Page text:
Distrust and disrespect, delays and allegations of discrimination and bullying are outlined in an independent report into the decision-making process for asylum-seekers.
The review paints a picture of relationships between some lawyers and staff at the Refugee Status Branch breaking down and long waits for claimants.
Among its recommendations, the report said the Refugee Status Branch should set out clearer rules and timelines for submitting information, and not subject asylum-seekers to seven-hour interviews.
Report author Victoria Casey QC described high turnover of refugee and protection officers (RPOs), understaffing and problems with the practical implementation of the application process.
“The tension between RPOs and at least some of the lawyers engaged in this field has reached a level that is clearly compromising the proper operation of the system,” she said.
“While these concerns were not shared by all, and the content of the concerns varied considerably between the people I spoke with, reference was made to high levels of perceived disrespect and distrust, to endemic non-compliance with timeframes, and to alleged incidences of discrimination and bullying. These concerns were raised both by practitioners and by RPOs.
“What was apparent to me from my interviews was that both RPOs and practitioners were fed up, and that there was an increasing loss of trust and respect.”
The Refugee Status Branch’s 16 staff conduct about 500 refugee claim interviews every year. Half had been in the job less than two years and five of them less than a year.
That “obviously has consequences in terms of the experience and expertise of the decision makers” and had led to concerns about quality control and asking unnecessary questions in interviews.
The interviews themselves lasted seven hours and were completed in one day,” Ms Casey’s report said.
“While breaks are provided during the day, to an outsider the length and depth of this interview appears to be an extraordinary burden to place on a claimant,” she said. “Answering questions over a seven-hour period is exhausting for any person at the best of times, but the stakes for a refugee claimant are incredibly high.
“It is likely that they will be very anxious and probably will have been so for a considerable period leading up to the interview. In addition, the content of many of the questions and answers, especially towards the end of the interview when the RPO is exploring the basis of the claim, are obviously likely to be harrowing and distressing.”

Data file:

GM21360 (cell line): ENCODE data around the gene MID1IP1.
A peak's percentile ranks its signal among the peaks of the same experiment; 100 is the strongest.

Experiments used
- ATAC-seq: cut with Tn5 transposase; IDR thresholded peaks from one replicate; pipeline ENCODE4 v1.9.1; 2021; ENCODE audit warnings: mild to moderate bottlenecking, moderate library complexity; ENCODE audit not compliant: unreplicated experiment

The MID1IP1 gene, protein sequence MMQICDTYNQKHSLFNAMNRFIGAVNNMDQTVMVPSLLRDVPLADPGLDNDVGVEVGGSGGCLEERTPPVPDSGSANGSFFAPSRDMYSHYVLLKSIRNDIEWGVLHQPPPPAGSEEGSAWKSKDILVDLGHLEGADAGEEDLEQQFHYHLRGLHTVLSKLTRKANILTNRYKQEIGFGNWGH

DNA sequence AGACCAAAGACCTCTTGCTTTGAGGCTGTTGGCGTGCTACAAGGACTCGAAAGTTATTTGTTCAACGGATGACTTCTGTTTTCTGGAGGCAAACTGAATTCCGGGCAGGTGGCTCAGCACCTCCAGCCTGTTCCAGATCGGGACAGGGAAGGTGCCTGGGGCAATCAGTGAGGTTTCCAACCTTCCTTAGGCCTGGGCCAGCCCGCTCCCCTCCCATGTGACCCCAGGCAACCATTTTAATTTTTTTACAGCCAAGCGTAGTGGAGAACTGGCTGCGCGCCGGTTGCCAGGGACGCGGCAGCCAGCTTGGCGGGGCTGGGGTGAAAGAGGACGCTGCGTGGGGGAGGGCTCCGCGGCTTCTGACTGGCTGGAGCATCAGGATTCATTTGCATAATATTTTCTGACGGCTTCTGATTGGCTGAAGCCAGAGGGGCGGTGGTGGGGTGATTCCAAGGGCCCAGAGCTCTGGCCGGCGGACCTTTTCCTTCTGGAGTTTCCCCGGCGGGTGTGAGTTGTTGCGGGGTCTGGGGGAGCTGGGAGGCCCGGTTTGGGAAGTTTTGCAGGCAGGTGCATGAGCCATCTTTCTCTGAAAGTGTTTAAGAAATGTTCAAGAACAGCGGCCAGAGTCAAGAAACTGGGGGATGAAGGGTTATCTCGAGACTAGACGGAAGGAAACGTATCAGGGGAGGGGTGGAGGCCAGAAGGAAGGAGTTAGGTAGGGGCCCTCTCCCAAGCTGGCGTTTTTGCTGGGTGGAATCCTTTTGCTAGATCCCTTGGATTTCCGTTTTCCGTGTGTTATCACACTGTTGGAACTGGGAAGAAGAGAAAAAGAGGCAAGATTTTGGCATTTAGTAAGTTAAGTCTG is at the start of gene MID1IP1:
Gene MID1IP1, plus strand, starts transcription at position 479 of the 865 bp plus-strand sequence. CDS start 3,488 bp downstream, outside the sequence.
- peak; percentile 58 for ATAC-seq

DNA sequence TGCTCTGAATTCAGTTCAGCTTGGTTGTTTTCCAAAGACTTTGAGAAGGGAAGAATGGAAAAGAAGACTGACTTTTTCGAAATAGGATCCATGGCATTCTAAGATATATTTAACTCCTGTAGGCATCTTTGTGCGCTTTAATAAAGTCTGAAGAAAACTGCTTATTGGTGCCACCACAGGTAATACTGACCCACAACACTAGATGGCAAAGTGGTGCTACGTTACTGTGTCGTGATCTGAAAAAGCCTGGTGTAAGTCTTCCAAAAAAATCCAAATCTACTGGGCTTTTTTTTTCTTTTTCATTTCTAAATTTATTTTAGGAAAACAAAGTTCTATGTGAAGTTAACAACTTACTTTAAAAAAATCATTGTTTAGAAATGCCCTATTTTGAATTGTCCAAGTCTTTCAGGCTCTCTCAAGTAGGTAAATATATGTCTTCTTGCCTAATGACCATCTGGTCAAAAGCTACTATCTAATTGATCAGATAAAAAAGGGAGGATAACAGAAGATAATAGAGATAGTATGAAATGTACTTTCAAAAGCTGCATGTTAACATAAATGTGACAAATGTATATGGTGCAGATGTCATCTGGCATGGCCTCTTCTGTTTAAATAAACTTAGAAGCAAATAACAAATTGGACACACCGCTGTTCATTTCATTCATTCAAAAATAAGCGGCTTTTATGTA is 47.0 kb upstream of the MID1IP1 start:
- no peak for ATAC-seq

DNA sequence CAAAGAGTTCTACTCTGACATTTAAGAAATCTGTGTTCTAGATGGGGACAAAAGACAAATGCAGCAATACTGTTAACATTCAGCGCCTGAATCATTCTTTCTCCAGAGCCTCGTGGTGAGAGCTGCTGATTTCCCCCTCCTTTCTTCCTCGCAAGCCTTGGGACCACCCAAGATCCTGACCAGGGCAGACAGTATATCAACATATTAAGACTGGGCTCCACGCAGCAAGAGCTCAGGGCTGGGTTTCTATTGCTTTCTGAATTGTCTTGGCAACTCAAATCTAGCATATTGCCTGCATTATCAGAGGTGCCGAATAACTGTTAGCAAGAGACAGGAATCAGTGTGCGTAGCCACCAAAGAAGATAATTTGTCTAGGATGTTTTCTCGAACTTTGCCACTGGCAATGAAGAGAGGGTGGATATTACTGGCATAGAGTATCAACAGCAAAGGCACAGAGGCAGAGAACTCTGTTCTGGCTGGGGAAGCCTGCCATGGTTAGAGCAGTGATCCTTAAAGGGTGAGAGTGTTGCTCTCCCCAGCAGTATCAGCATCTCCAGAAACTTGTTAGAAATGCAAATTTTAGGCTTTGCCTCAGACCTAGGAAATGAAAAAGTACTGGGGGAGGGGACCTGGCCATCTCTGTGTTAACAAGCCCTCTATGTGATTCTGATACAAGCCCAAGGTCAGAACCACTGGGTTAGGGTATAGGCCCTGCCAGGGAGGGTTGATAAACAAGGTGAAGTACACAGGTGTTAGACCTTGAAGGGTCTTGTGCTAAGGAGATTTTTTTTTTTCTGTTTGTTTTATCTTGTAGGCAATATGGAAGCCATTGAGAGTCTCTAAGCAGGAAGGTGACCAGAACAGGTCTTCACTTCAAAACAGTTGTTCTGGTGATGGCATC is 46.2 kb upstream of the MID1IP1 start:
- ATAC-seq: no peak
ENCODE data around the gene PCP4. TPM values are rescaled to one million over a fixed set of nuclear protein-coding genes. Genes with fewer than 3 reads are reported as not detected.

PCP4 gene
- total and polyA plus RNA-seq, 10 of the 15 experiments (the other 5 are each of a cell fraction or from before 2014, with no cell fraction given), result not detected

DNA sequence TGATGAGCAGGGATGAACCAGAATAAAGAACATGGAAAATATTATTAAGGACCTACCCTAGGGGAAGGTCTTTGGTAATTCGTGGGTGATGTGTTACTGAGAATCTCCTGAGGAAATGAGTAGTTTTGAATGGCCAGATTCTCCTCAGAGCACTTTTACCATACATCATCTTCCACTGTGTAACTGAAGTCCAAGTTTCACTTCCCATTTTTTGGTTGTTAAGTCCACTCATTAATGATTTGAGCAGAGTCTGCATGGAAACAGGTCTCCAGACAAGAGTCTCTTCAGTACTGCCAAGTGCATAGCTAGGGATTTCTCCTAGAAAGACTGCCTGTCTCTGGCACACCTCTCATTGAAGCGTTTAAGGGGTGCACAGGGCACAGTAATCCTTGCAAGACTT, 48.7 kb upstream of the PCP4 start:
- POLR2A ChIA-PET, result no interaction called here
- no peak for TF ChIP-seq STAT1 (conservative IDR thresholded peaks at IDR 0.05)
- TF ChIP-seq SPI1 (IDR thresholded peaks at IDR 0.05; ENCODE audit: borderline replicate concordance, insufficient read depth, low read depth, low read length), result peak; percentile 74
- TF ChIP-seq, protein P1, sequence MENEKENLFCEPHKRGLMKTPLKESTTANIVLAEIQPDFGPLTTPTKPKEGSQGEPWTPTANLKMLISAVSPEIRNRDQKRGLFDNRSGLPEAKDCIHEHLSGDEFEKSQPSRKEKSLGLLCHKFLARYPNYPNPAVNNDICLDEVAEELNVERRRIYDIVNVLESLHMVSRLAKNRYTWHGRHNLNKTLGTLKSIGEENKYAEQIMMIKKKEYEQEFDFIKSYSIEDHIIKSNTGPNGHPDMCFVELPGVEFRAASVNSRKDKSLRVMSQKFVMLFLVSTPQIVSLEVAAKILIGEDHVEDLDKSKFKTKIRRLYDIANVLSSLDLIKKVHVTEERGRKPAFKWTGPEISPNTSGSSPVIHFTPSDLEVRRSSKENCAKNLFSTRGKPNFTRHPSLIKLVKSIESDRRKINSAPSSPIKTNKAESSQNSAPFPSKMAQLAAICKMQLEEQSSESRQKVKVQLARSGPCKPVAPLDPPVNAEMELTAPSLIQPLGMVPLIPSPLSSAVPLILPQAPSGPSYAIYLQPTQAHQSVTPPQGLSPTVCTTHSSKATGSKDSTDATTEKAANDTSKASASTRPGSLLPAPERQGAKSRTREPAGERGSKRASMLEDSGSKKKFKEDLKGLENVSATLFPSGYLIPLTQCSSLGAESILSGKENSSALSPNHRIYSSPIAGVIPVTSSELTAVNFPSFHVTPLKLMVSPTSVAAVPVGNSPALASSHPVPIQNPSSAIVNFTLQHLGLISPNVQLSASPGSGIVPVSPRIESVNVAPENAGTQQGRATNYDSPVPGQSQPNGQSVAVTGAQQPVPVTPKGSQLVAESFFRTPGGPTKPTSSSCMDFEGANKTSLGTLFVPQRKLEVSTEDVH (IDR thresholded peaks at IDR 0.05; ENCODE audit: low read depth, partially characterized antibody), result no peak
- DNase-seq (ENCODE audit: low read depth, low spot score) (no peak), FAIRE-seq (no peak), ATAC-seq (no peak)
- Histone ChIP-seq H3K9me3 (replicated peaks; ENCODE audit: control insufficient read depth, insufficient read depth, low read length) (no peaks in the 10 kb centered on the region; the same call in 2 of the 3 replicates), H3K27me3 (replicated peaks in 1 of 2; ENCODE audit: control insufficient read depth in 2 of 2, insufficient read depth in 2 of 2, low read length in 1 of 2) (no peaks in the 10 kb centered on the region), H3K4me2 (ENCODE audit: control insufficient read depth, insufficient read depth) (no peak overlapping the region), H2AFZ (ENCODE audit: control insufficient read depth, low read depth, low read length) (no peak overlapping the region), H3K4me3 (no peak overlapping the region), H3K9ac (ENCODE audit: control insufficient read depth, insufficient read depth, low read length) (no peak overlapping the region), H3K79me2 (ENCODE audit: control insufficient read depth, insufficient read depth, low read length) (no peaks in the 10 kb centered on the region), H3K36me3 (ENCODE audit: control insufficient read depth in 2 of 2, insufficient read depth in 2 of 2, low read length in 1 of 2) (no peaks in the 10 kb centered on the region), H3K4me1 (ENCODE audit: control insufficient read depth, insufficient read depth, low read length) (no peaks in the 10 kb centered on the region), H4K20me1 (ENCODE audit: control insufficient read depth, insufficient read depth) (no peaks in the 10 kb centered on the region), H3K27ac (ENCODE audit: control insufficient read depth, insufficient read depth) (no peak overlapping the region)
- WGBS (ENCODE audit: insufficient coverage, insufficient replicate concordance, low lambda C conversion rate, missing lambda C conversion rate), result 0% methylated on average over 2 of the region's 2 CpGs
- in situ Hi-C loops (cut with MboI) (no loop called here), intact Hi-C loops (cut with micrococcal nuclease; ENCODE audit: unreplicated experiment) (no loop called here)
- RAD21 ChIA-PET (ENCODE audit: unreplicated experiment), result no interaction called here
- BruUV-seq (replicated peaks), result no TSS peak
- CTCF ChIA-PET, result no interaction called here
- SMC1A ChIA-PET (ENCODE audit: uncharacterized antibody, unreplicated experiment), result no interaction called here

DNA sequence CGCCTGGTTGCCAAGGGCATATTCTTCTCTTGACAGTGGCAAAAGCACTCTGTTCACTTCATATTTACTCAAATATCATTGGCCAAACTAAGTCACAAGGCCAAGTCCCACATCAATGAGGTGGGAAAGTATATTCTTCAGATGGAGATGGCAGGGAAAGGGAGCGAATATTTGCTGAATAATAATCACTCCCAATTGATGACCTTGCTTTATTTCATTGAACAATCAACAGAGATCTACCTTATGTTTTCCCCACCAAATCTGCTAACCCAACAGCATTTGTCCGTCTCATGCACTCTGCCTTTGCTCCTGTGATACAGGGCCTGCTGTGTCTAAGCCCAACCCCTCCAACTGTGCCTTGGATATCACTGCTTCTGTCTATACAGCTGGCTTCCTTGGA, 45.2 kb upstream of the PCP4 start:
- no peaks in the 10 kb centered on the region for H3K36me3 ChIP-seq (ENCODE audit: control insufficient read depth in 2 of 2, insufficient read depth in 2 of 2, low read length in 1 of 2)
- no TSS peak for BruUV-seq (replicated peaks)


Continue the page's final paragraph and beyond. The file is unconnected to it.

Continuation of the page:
The RSB should consider interviewing claimants about the events that led them to seek asylum first, leaving background questions until afterwards and possibly spread the interview over two half-days.
A third to a half of all cases rejected by the Refugee Status Branch (RSB) were overturned on appeal to the Immigration and Protection Tribunal (IPT), and Ms Casey said improvements were needed to quality assurance processes.
A ‘second person check’ had failed to pick up an error that led to a Supreme Court case, after a claimant was rejected without an interview.
The report said different information would sometimes be available to the IPT, but recommended refugee officers review those cases that were successfully appealed.
“I understand that the RSB does not currently actively review the IPT decisions for this purpose, or collate or interrogate data that might be informative of whether there are potential quality issues arising in relation to some issues or some individual RPOs, that may warrant further attention.”
About 150 asylum seekers were given refugee status last year and a third of all approved in the last three years were from China.
In a statement, Immigration New Zealand (INZ) it had met with claimant representatives and relevant stakeholders to discuss the review and its recommendations.
“INZ is working through how the recommendations will be implemented; however, this was impacted by INZ’s response to Covid-19,” its general manager of Refugee and Migrant Services, Fiona Whiteridge, said.
“INZ has recently set up a cross-sector joint working group with key stakeholders involved in the refugee and protection status determination process. The group is expected to have its first meeting in mid-July 2020.
“The working group will discuss all the review recommendations, including the procedural timeframes, quality assurance processes and the number and length of interviews. This cross-sector approach will enable stakeholder input to ensure that the system for making refugee and protection status determinations is fit for purpose, supports quality decisions, and is efficient, fair and timely.”
The government had increased its budget from next year, she added, but lockdown and border restrictions had affected decision processing times, with claims now taking an average of a year to be decided.
Full report accessible here